Monday, June 23, 2014

Field Test of Field Notes “Arts” Notebook

6/21/14 Zig marker, Pilot Iroshizuku Tsuyu-kusa and Diamine Grey inks, Field Notes Brand Arts & Sciences notebook

If you’re a notebook geek like I am, you’re familiar with the Field Notes Brand of pocket-size notebooks that have a small but loyal following. These aficionados buy, trade, hoard, photograph and discuss the small paper notebooks as if they were rare collectibles. The company does make them somewhat “collectible” by producing custom editions and quarterly editions in limited quantities – “when they’re gone, they’re gone” – but let’s face it, they are just small paper notebooks. The only thing distinguishing them from other notebooks of this type is the inside covers, which include a variety of interesting, sometimes amusing factoids and comments. (“There is __ isn’t __ a handsome reward waiting. But hell, contact us either way. That’s just the right thing to do!”)

Field Notes Arts & Sciences
"Arts" notebook
I have several Field Notes notebooks (as well as other brands of similar pocket-size notebooks); they are among my favorites for keeping in my bag for memos, shopping lists, that sort of thing. Although the handy size and thin profile are ideal as an everyday-carry, the paper certainly isn’t (at least for sketching). It’s the type of notebook that inspired my pocket-size DIY sketchbooklet filled with watercolor paper, which is my actual everyday-carry.

When I saw that the latest seasonal edition, Arts and Sciences, was a larger (7.5” by 4.75”) size and that the paper was the Finch type that fountain pen users praise, my attention and curiosity were piqued. The pair of books in the edition includes an “Arts” book with ruling on one side (presumably for poetry or other creative writing) while the opposite side is blank (presumably for drawing). The “Sciences” book is graph paper on one side and blank on the other. Could it be that the Arts book really contains paper on which art (or at least sketches) could be made? At a 50-pound text weight, it didn’t seem possible. My expectations were very low, but even so, I was up for testing it. If the paper wasn’t too bad, the larger yet thin size could make a decent everyday-carry notebook.

On Saturday’s sunny solstice, I took my Field Notes “Arts” book to Maple Leaf Park, where I knew Mt. Rainier would be visible. I didn’t expect the text-weight paper to withstand a heavy wash of watercolor, but I thought Zig markers and a light wash from waterbrushes filled with ink would be a good test. As you can see (above), the paper buckled badly, even with a fairly light wash. The paper’s not sized the way watercolor paper is, so the ink wouldn’t spread on wet paper; it just sank in immediately and then didn’t budge, even when more water was applied.

Reverse side of sketch above.
The backside of the page I sketched on fared even worse: The ink applied with a waterbrush bled right through, rendering the reverse side unusable (left).

OK, so that test wasn’t so great. It’s clear that these notebooks are not intended for any kind of liquid medium. Not wanting the sketch page to be a total waste, I jotted a journal note at the bottom with a Pilot Metropolitan fountain pen containing Platinum Carbon ink (I usually write in them with a gel pen). Surely the paper could handle plain ol’ writing. But I was surprised to find that even writing is visible through the back (below). (I will say that the paper’s smooth surface is a joy to write on with a fountain pen; that must be what fans rave about with this Finch paper.)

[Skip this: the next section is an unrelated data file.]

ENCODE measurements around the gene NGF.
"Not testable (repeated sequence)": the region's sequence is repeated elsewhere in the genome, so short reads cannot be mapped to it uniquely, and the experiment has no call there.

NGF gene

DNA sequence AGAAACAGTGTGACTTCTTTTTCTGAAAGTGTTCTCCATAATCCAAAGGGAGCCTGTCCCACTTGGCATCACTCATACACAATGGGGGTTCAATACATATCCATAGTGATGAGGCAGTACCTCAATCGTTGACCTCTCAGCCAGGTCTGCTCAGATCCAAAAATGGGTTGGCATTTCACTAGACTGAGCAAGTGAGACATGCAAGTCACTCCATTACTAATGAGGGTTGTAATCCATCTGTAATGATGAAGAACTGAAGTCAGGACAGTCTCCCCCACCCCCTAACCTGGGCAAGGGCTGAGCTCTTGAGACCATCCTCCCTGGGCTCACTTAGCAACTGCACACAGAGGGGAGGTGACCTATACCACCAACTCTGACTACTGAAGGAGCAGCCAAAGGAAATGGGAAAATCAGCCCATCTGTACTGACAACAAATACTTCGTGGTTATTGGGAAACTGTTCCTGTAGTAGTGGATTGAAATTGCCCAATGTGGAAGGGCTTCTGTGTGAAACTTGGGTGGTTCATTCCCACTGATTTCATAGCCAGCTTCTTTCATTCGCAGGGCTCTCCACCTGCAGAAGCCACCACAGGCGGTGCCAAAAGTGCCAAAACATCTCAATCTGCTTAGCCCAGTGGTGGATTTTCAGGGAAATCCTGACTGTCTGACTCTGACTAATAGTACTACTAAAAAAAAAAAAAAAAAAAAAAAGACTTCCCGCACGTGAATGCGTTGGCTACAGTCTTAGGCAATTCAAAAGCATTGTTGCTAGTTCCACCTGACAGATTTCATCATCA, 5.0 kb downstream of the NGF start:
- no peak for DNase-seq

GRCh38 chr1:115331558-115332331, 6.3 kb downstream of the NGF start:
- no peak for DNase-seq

Even my writing with a fountain pen and waterproof ink shows through on
the reverse side.
I left the park wondering if the paper could at least withstand water-soluble fountain pen lines lightly washed. That’s usually my medium of choice with an everyday-carry notebook anyway because typically I’m riding the bus when I use it. On my walk home, I stopped to sketch a car with a Sailor fountain pen containing water-soluble Pilot Iroshizuku Take-Sumi ink. I put in touches of color with Zig markers and washed some ink lines with a waterbrush for shading (bottom sketch). The under-car shadow was made with Diamine Grey ink applied with a waterbrush.

6/21/14 Pilot Iroshizuku Take-Sumi and Diamine Grey inks,
Sailor pen, Zig markers, Field Notes Brand notebook
From that light application of water and wet media, the paper didn’t buckle too badly. But neither did the ink wash with rich shading as it does on watercolor paper. And again, the ink bled through to the backside of the page.

So – I can’t sketch in it, and I can’t write in it with a fountain pen (unless I’m OK with being able to see the text through the page on the other side). Hmmm. Then what is this notebook good for? I guess the covers contain interesting, sometimes amusing factoids.

The paper met my low expectations completely. I’m sticking with my handmade sketchbooklets.


  1. I guess maybe pencil would work. lol That doesn't make the notebook very attractive to an artist. I've never heard of these notebooks, and now I have no desire to have one either. I guess it didn't hurt to try it out.

  2. You can always pass it on to another "notebook geek," like ME!! I love to sketch in pencil, and enjoy the Moleskine books for this reason. And, I love sketching with those NERO I will be glad to do a field test for you!!

  3. These work fine with gel and ballpoint pens but I think you've found the reason people collect them :-) I use the regular size Field Notes for writing and use fine-tip gel pens.
    Cheers --- Larry


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